I went to a ship of the haughty Phoenicians
And I begged them and gave them heart-melting payment.”

“πυνθανόμην ᾿Ιθάκης γε καὶ ἐν Κρήτῃ εὐρείῃ,
τηλοῦ ὑπὲρ πόντου· νῦν δ’ εἰλήλουθα καὶ αὐτὸς
χρήμασι σὺν τοίσδεσσι· λιπὼν δ’ ἔτι παισὶ τοσαῦτα
φεύγω, ἐπεὶ φίλον υἷα κατέκτανον ᾿Ιδομενῆος,
᾿Ορσίλοχον πόδας ὠκύν, ὃς ἐν Κρήτῃ εὐρείῃ
ἀνέρας ἀλφηστὰς νίκα ταχέεσσι πόδεσσιν,
οὕνεκά με στερέσαι τῆς ληΐδος ἤθελε πάσης
Τρωϊάδος, τῆς εἵνεκ’ ἐγὼ πάθον ἄλγεα θυμῷ,
ἀνδρῶν τε πτολέμους ἀλεγεινά τε κύματα πείρων,
οὕνεκ’ ἄρ’ οὐχ ᾧ πατρὶ χαριζόμενος θεράπευον
δήμῳ ἔνι Τρώων, ἀλλ’ ἄλλων ἦρχον ἑταίρων.
τὸν μὲν ἐγὼ κατιόντα βάλον χαλκήρεϊ δουρὶ
ἀγρόθεν, ἐγγὺς ὁδοῖο λοχησάμενος σὺν ἑταίρῳ·
νὺξ δὲ μάλα δνοφερὴ κάτεχ’ οὐρανόν, οὐδέ τις ἥμεας
ἀνθρώπων ἐνόησε, λάθον δέ ἑ θυμὸν ἀπούρας.
αὐτὰρ ἐπεὶ δὴ τόν γε κατέκτανον ὀξέϊ χαλκῷ,
αὐτίκ’ ἐγὼν ἐπὶ νῆα κιὼν Φοίνικας ἀγαυοὺς
ἐλλισάμην καί σφιν μενοεικέα ληΐδα δῶκα·

This is the first ‘lie’ Odysseus tells upon his arrival on Ithaca. He does not know that he is speaking to Athena and a scholiast explains his choices as if he were speaking to a suitor or one who would inform them.

Scholia V ad. Od. 13.267

“He explains that he killed Idomeneus’ son so that the suitors will accept him as an enemy of dear Odysseus. He says that he has sons in Crete because he will have someone who will avenge him. He says that the death of Orsilochus was for booty, because he is showing that he would not yield to this guy bloodlessly. He says that he trusted Phoenicians so that he may not do him wrong, once he has reckoned that they are the most greedy for profit and they spared him.”

τὸν μὲν ἐγὼ κατιόντα] σκήπτεται τὸν ᾿Ιδομενέως υἱὸν ἀνῃρηκέναι, ἵνα αὐτὸν πρόσωνται οἱ μνηστῆρες ὡς ἐχθρὸν τοῦ ᾿Οδυσσέως φίλου. ἑαυτῷ δὲ ἐν Κρήτῃ υἱούς φησιν εἶναι, ὅτι τοὺς τιμωρήσοντας ἕξει. καὶ τὸν ᾿Ορσιλόχου δὲ θάνατον λέγει διὰ τὴν λείαν, δεικνὺς ὅτι οὐδὲ ἐκείνῳ παραχωρήσει ἀναιμωτί. Φοίνιξι δὲ πιστεῦσαι λέγει, ἵνα μὴ ἀδικήσῃ, λογισάμενος ὅτι οἱ φιλοκερδέσταται αὐτοῦ ἐφείσαντο.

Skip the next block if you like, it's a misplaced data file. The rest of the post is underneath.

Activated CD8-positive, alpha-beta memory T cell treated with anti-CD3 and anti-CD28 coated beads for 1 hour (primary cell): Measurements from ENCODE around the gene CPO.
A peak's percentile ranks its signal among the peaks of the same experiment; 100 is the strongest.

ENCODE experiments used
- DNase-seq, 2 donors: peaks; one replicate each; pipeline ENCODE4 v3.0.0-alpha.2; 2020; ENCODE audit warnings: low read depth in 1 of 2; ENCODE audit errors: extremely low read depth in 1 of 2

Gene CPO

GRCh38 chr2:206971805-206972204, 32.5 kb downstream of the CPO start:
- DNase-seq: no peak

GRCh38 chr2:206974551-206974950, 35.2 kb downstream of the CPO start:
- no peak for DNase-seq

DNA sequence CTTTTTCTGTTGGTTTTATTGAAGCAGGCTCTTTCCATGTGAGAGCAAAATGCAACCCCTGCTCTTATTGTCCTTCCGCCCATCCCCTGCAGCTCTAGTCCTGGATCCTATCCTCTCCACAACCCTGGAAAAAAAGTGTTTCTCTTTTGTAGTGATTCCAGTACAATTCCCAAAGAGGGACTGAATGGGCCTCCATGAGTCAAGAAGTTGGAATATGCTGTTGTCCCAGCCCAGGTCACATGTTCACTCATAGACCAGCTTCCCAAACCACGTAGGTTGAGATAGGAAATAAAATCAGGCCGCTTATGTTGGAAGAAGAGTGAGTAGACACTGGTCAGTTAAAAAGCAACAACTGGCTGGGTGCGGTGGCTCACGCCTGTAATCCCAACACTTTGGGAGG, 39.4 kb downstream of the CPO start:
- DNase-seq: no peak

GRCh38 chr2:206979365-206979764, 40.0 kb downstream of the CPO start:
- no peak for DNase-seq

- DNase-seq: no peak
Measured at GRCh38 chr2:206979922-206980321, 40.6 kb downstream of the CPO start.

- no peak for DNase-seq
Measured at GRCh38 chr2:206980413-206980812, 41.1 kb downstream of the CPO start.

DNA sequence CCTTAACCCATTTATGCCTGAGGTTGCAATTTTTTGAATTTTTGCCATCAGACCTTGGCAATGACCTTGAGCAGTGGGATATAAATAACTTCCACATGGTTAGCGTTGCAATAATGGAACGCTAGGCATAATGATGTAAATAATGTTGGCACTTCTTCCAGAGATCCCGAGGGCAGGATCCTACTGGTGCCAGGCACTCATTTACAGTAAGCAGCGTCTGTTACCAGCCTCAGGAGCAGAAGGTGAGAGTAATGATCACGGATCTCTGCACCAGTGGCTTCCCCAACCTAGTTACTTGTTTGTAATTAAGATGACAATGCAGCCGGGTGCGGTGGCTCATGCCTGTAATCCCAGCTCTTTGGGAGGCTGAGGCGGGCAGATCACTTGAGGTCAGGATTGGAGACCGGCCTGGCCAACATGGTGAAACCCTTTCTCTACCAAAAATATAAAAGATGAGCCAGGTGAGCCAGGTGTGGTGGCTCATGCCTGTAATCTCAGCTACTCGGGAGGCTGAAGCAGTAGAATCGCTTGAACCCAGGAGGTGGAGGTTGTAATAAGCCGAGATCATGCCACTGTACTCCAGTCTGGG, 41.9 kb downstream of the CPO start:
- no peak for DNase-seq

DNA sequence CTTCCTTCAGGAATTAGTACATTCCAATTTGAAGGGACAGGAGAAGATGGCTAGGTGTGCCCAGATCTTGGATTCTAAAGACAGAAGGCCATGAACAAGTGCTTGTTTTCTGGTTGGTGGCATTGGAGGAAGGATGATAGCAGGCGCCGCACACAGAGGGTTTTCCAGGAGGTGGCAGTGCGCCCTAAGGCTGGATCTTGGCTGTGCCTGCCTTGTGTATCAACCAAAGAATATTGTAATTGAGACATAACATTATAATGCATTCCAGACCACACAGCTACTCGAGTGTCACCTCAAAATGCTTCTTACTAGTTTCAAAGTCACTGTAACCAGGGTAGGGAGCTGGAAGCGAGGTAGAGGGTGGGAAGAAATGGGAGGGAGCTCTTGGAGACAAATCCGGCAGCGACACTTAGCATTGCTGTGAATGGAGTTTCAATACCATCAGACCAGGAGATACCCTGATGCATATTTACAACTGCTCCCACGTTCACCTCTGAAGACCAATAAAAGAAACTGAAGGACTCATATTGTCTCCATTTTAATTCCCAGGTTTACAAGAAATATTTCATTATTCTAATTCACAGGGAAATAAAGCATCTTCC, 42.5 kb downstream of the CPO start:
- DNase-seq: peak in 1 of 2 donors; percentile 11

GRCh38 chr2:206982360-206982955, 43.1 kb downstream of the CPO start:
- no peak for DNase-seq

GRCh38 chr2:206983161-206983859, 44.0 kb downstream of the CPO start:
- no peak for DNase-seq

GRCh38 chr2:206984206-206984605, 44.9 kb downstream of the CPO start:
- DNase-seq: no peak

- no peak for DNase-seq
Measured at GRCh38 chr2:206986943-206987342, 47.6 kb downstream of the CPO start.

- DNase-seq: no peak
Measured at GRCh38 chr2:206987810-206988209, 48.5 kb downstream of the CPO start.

V.

idomeneus
Give me the loot.

 

Leaving, Forgetting Troy

Euripides, Trojan Women, 25-27

“I am leaving famous Ilion and my altars.
Whenever terrible isolation overtakes a city
The gods’ places turn sick and don’t want to receive worship”

λείπω τὸ κλεινὸν Ἴλιον βωμούς τ᾽ ἐμούς:
ἐρημία γὰρ πόλιν ὅταν λάβῃ κακή,
νοσεῖ τὰ τῶν θεῶν οὐδὲ τιμᾶσθαι θέλει.

357-360

“That famous lord of the Achaeans, Agamemnon
Will make me a wife harder to handle than Helen:
I will kill him. I will destroy his home
And take vengeance for my brothers and father…”

Ἑλένης γαμεῖ με δυσχερέστερον γάμον
ὁ τῶν Ἀχαιῶν κλεινὸς Ἀγαμέμνων ἄναξ.
κτενῶ γὰρ αὐτόν, κἀντιπορθήσω δόμους
ποινὰς ἀδελφῶν καὶ πατρὸς λαβοῦσ᾽ ἐμοῦ…

384-386

“Their army has earned this kind of praise:
Silence is better for shame, may my Muse
Never be a singer who recalls their terrible deeds.”

ἦ τοῦδ᾽ ἐπαίνου τὸ στράτευμ᾽ ἐπάξιον. —
σιγᾶν ἄμεινον τᾀσχρά, μηδὲ μοῦσά μοι
γένοιτ᾽ ἀοιδὸς ἥτις ὑμνήσει κακά.

395-399

“Listen how it is with Hektor’s mournful tale:
He died, leaving a reputation as the best man.
The coming of the Greeks made this happen.
If they had stayed home, his value would have stayed hidden.”

τὰ δ᾽ Ἕκτορός σοι λύπρ᾽ ἄκουσον ὡς ἔχει:
δόξας ἀνὴρ ἄριστος οἴχεται θανών,
καὶ τοῦτ᾽ Ἀχαιῶν ἵξις ἐξεργάζεται:
εἰ δ᾽ ἦσαν οἴκοι, χρηστὸς ὢν ἐλάνθανεν.

1165-66

“You fear a child this young? I can’t praise fear
When someone is frightened without examining why.”

βρέφος τοσόνδ᾽ ἐδείσατ᾽: οὐκ αἰνῶ φόβον,
ὅστις φοβεῖται μὴ διεξελθὼν λόγῳ.

Jean-Joseph Benjamin Constant, La mort d’Astyanax, 1868